They wondered what could stop Dustin Johnson at this 81st Masters. The answer was three small stairs at his rental property, which ultimately forced the world No 1 and tournament favourite to withdraw in dramatic circumstances on the first tee moments before his starting time. “It sucks really bad,” Johnson said
The world No 1’s crestfallen image was the enduring image of a windy first round in which the Augusta National bared its notorious teeth.
It seemed to take chunks out of everyone, except for Charley Hoffman, the unfancied American who slipped the field. Fine player though he is, nobody but his loved ones was mentioning Hoffman’s name in a build-up concentrated on Johnson, Jordan Spieth and Rory McIlroy. But there is the 40-year-old from California, four clear on seven-under
Spieth suffered. Last year, the American saw a five-shot lead disappear on the back nine courtesy of a quadruple bogey seven on the par-three 12th. It was another quadruple yesterday causing the havoc, this time a nine on the par-five 15th. Spieth is not yet out of it after a 75, but his insistence that Augusta holds no demons for him, looks more suspect than ever.
Johnson, however, will believe Spieth to be one of the lucky ones. After three wins in his last three events, he came here so confident of adding to the US Open he won last year. But as he got ready to pick up his two-year-old son, Tatum, from day-care on Wednesday afternoon so the freak accident happened. “'I was wearing socks and slipped and went down the three stairs,' Johnson explained. 'The left side of my lower back took the brunt of it and my left elbow is bruised as well.
Johnson still believed he could play after a night spent applying ice and then heat before going through the process over and over. It was in his favour that he was drawn in the final three-ball going out at 2.03pm and the morning report from his camp was optimistic.
The 32-year-old arrived at the course at 12,30pm followed a therapy session,. He lasted 15 minutes on the range, hitting easy wedges, but was in obvious discomfort and soon departed for the physio truck. He returned after 10 minutes of treatment, but it was obvious he was losing the race against time when his caddie – his brother Austin – had to tee up his balls. Johnson could not even bend over.
After another five minutes Johnson consulted his coach, Butch Harmon, and then Fred Ridley, the chairman of the competition committee, joined the discussion. He advised Johnson that a physio could accompany him on the course and that he could receive treatment. Johnson told a reporter: “I’m going to give it a go.”
Yet after joining Bubba Watson and Jimmy Walker on the first tee he took a few practice swings, grimaced and walked off back to the clubhouse. There was less than three minutes until the tee time.
“I was doing everything I could to try to play, but I just don’t feel like there’s any chance of me even competing," Johnson said.
“I want to play, more than anything. I just can’t swing the club. I’m playing the best golf of my career and this is one of my favorite tournaments of the year."
The galleries plainly agreed. There were gasps when he signaled his intent to withdraw. Johnson is indisputably the form player in the game, having won two World Golf Championships in succession, as well as the LA Open. And having made his major breakthrough at Oakmont , he seemed set to follow up on his tie for fourth last year. However, he must now wait.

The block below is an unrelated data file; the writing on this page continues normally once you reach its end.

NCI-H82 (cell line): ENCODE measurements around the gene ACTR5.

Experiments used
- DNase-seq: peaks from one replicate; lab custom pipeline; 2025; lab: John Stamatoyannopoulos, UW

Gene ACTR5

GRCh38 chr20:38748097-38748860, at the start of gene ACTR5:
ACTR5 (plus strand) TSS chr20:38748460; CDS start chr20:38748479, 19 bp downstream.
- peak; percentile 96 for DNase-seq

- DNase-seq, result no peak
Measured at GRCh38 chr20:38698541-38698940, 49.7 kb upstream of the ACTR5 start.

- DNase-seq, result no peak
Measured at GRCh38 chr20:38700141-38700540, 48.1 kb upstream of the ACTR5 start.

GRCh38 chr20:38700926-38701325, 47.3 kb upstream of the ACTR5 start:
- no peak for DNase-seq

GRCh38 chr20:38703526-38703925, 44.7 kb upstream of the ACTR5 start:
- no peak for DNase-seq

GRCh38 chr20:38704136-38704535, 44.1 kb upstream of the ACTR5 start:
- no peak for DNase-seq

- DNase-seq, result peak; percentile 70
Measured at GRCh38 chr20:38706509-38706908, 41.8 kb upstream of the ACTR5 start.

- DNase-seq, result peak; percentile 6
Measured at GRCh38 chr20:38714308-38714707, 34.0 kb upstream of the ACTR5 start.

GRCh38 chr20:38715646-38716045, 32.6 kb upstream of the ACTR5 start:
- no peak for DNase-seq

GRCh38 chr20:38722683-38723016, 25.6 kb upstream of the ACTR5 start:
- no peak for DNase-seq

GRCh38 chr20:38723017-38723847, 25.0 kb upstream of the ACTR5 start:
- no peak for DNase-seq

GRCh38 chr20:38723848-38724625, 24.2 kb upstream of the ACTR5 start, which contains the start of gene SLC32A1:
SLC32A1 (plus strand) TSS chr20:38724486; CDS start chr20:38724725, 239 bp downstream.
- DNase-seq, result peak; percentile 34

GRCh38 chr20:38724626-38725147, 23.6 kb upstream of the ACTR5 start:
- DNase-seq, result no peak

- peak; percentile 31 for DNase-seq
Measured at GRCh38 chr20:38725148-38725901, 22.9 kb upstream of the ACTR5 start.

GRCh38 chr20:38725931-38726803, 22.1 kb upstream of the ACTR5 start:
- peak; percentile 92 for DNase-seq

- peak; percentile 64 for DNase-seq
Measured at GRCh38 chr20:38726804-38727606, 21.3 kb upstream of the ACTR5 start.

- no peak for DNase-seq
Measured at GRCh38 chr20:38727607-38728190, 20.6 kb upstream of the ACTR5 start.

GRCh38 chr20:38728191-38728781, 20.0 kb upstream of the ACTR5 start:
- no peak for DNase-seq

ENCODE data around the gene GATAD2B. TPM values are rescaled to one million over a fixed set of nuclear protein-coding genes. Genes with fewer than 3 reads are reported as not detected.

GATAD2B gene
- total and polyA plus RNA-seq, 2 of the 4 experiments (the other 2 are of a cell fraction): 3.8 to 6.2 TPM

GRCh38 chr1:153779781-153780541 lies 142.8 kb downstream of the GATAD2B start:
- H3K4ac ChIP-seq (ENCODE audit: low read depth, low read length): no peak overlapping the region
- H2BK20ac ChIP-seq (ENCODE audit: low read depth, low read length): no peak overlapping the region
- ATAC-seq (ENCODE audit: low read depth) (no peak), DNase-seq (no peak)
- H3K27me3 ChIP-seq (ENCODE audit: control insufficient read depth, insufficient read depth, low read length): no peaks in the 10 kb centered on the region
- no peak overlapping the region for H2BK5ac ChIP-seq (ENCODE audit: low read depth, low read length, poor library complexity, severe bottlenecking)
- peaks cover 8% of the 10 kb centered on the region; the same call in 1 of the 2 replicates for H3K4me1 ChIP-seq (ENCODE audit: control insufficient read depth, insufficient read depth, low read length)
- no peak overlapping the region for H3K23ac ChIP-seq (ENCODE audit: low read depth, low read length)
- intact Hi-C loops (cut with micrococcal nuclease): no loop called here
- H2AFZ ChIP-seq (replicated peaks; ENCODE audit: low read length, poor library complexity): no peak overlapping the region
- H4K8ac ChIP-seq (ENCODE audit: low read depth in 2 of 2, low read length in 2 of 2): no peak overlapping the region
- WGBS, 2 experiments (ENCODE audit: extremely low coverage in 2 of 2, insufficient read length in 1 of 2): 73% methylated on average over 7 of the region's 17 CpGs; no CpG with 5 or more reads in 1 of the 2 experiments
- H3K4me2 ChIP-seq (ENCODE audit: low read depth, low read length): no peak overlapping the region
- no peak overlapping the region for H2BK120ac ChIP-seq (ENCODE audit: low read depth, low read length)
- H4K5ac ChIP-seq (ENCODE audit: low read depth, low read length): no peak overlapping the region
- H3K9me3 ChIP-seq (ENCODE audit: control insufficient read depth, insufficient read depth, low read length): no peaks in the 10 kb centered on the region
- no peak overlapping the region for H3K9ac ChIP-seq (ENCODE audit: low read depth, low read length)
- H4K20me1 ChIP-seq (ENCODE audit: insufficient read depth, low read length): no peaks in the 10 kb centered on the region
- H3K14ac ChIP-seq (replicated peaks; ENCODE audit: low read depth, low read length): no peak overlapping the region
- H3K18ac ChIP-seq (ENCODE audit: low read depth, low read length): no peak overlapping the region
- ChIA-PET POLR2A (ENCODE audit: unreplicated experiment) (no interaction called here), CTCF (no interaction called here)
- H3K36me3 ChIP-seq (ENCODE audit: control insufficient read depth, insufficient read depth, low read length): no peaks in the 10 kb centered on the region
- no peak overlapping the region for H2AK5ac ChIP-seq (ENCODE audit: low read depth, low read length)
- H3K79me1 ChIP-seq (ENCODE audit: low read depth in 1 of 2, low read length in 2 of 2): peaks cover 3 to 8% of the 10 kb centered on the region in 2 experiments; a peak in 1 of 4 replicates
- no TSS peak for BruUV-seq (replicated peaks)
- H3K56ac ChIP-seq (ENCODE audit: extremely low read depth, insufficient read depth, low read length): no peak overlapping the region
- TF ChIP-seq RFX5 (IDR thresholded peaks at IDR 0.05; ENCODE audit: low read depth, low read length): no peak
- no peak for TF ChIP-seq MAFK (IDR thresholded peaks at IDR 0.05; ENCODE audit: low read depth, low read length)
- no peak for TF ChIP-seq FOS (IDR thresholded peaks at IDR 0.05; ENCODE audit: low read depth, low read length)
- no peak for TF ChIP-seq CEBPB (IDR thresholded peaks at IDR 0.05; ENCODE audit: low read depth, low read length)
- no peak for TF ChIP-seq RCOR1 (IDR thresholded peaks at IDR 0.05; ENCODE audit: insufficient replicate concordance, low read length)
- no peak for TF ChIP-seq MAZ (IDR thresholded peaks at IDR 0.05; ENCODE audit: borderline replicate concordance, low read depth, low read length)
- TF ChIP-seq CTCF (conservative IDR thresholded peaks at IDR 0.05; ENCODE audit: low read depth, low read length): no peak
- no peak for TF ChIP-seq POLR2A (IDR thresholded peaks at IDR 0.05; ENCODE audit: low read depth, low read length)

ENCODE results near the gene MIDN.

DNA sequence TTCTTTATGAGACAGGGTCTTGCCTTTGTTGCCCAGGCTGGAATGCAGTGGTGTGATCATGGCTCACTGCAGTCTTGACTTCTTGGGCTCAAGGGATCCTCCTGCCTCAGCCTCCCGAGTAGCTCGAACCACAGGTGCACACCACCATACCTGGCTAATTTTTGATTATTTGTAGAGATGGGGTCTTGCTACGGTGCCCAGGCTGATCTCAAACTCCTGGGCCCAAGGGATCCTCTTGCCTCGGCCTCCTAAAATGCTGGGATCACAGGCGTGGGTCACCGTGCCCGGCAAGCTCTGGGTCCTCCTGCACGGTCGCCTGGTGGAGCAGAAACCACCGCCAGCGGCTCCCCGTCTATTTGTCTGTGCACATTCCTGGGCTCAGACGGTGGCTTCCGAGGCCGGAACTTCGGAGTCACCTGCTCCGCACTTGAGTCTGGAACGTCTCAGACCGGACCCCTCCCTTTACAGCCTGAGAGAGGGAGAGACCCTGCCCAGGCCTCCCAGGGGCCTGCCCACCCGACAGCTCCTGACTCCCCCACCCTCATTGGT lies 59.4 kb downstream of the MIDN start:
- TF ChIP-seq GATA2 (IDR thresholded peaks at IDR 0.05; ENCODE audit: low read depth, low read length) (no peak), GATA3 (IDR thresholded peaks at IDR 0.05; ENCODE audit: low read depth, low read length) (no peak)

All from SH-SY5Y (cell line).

Spieth displayed a different sort of agony on the 15th. Every eyeball was focused on him when he arrived on the 12th, the capricious 155-yarder over Rae’s Creek which had so much to crush his dreams of winning back-to-back greenjackets.
Spieth held firm and found the back of the green and when he two-putted for par the 23-year-old’s Augusta exorcism seemed complete. It was Hallelujah at Amen Corner. Alas, the ghouls had merely skipped forward a few holes. Spieth resisted the urge to go the green at the 530-yard par-five 15th, laying up in two.
His caution was misplaced. He hit his wedge into the water guarding the green and then flew his fifth shot over the putting surface. A chip and three putts and he was recording his biggest ever single-hole score in his PGA Tour career. Spieth fared well to limit the day’s damage to three-over, which is 10 off the runaway pacesetters but only six back of another American in second in William McGirt in second.
Hoffman’s 65 was an extraordinary effort, even if the conditions had calmed by the denouement of his round. He is made nine birdies including five out of six holes from the 12th. Hoffmann is a four-time winner on the PGA Tour, but his only top 10 in major was recorded here two years ago, when he finished in a tie for ninth. He is in a rarefied atmosphere now. "It was the round of my career," he said.
In third is Lee Westwood, showing his fondness for Augusta yet again. The 43-year-old reeled off five birdies in succession from the 13th to move from three-over to two-under. Last year, the Englishman finished second to Danny Willett, but the champion has been enduring a dreadful run recently. Willett began with a double-bogey but retained his composure to post a commendable 73.
Matt Fitzpatrick, Justin Rose and Andy Sullivan all shot 71s as the record 11-strong English representation set about proving the old adage of strength in numbers. Paul Casey is on level par, the same mark as McIlroy who switched around his usual Augusta narrative and turned a 77 into a 72, with some brilliant scrambling and a huge slice of fortune on the 13th when his ball stayed on the bank when it appeared destined for the water. Out in 39, back in 33, McIlroy is nicely poised.